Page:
Don’t try to write well, or write what you think others want to hear, or force yourself to write when you don’t have anything to write about. Wait until you feel like you have something to say – and then say it. But also before you publish go back and re-read it (several times) from the perspective of your reader.

Because while you’re ultimately writing for yourself, it has to also be something you think other people would want to read. You have to see it from both perspectives


Hey Little Girl.

By Megan.
Originally published May 06, 2017


Hey little girl.

Yeah you, with the cute red curls – I’m talking to you.

I bet you never thought your life was going to turn out like this, did you?

In a million years you never imagined that you would turn out to be an alcoholic with mental illness. Sound scary? It is. I’m not trying to scare you on purpose, but I want to be honest with you because growing up you believed in a lot of things that weren’t real. Like thinking there is some sort of universal appeal to justice in the world when the reality is, life is often not fair and you just have to deal with it. Bad shit happens to a lot of people and there’s really no reason for it. And a lot of bad shit is going to happen to you.

I bet you never thought you would develop a taste for hard liquor to try and numb your depression.

Well, you did and you nearly got yourself killed more than once. You must have an amazing guardian angel because lucky you, you survived.

Hey little girl, I bet you never imagined you would end up in a psychiatric hospital.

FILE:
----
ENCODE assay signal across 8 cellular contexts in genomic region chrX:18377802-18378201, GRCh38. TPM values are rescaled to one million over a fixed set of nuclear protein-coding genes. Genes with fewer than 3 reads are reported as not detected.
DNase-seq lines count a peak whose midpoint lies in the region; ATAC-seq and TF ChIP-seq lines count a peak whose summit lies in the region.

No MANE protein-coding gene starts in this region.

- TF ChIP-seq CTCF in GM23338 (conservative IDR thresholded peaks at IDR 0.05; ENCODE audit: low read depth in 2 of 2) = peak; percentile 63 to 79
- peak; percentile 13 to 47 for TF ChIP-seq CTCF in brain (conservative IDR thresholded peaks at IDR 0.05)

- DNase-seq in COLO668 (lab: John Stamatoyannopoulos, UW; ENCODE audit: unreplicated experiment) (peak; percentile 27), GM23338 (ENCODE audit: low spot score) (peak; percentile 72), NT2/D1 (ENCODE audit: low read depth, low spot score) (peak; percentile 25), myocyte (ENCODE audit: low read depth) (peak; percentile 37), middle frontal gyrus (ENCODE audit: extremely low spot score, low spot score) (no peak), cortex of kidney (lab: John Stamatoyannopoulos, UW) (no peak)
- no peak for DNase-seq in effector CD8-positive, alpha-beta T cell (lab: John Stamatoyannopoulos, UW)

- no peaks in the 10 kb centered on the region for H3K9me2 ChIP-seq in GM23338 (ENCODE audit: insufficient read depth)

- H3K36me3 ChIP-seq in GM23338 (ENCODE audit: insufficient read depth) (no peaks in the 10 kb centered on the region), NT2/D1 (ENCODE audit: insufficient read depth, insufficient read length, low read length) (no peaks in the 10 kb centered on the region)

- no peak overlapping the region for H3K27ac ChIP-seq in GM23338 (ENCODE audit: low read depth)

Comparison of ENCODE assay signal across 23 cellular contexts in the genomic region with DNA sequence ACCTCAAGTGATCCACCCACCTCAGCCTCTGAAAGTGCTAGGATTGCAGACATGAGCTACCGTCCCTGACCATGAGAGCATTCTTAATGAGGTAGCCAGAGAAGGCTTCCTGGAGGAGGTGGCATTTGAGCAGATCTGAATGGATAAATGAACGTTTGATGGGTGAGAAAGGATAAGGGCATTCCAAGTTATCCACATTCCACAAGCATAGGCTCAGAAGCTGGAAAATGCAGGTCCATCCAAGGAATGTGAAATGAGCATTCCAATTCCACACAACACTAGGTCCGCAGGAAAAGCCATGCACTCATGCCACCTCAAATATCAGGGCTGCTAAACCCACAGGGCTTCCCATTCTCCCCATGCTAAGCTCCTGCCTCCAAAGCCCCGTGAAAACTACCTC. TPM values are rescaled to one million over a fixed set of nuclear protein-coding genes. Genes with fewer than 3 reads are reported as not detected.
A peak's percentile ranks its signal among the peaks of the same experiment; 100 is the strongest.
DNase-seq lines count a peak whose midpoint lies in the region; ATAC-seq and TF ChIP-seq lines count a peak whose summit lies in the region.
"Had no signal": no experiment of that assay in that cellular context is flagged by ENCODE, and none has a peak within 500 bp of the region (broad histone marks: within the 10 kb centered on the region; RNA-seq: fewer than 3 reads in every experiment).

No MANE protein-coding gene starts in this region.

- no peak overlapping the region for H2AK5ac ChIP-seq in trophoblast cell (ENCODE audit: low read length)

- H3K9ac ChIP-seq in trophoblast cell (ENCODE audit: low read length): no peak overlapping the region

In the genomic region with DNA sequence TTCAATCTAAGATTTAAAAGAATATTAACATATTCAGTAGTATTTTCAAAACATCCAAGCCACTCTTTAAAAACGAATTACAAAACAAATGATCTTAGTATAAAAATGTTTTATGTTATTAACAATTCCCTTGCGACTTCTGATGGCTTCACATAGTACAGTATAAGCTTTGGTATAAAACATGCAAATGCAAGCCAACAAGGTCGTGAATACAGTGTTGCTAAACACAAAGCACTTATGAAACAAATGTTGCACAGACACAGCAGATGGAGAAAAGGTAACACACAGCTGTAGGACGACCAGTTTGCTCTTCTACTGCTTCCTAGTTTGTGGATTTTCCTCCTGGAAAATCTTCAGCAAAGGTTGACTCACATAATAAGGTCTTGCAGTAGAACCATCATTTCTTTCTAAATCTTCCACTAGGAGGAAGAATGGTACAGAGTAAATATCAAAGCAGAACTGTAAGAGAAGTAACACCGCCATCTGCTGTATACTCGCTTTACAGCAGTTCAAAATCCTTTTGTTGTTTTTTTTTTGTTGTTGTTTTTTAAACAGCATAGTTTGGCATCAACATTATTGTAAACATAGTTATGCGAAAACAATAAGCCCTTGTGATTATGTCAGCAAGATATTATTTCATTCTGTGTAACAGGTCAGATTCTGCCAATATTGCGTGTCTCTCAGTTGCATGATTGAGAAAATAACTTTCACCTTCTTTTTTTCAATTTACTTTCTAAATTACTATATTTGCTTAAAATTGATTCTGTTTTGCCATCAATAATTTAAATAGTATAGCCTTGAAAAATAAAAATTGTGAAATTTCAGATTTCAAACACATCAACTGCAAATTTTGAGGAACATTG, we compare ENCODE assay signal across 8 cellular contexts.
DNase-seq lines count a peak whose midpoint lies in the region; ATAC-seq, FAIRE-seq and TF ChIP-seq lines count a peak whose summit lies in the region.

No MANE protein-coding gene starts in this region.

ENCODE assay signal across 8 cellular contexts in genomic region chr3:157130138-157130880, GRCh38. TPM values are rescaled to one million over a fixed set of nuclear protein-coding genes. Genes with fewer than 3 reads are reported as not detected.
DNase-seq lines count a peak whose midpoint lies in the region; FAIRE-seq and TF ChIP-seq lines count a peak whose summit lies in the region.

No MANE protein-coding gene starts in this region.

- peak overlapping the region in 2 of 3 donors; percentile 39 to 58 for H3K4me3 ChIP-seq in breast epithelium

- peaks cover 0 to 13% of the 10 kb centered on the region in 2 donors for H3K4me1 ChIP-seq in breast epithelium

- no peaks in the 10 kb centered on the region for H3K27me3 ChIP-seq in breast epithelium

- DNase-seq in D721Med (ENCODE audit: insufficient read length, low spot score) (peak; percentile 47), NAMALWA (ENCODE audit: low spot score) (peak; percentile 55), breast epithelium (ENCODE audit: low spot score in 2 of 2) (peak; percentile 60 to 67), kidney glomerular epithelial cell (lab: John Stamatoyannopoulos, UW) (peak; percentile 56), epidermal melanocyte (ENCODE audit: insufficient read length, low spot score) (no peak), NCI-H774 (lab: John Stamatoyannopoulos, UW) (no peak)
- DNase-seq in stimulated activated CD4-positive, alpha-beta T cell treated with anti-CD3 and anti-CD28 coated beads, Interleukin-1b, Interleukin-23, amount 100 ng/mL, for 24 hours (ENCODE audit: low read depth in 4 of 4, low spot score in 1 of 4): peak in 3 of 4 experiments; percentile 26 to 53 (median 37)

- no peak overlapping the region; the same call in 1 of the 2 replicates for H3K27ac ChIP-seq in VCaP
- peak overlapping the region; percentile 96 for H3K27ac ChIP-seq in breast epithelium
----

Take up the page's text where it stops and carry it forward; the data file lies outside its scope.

Well, you did. You scared the shit out of not only yourself but your family too. Your mental illness is strong and will take control of your life in a way you never imagined was possible. It will very nearly destroy your happiness and sense of security in this world.

You probably never imagined that at 37 years old, you would have no job, no friends, no husband and no kids.

Even though you always wanted to start your own family, the truth is you’re probably never going to have any children.

Does that sound depressing little girl? Well surprise, you have depression. I can depress the shit out of you if you let me.

But it’s not all bad, little girl.

You’re an incredibly honest person – and in this world, that takes guts. You know how to speak the truth and you do it regardless of the outcome. That’s brave of you, and not everyone does that.

You somehow find the strength to quit drinking. After ten years of hardcore boozing, you finally stop for good. Not everyone can do that.

Finally, the life that’s ahead of you is arduous but you’re strong.

Life will throw you a bunch of shit, but you’re able to persist despite all of it. You have a strength inside you that will protect you no matter the circumstance.

Little girl, you’re a survivor. Be proud of that.



About our author, Megan.


Megan writes the blog “A Different Kind of Sober” – and you can follow her on Twitter.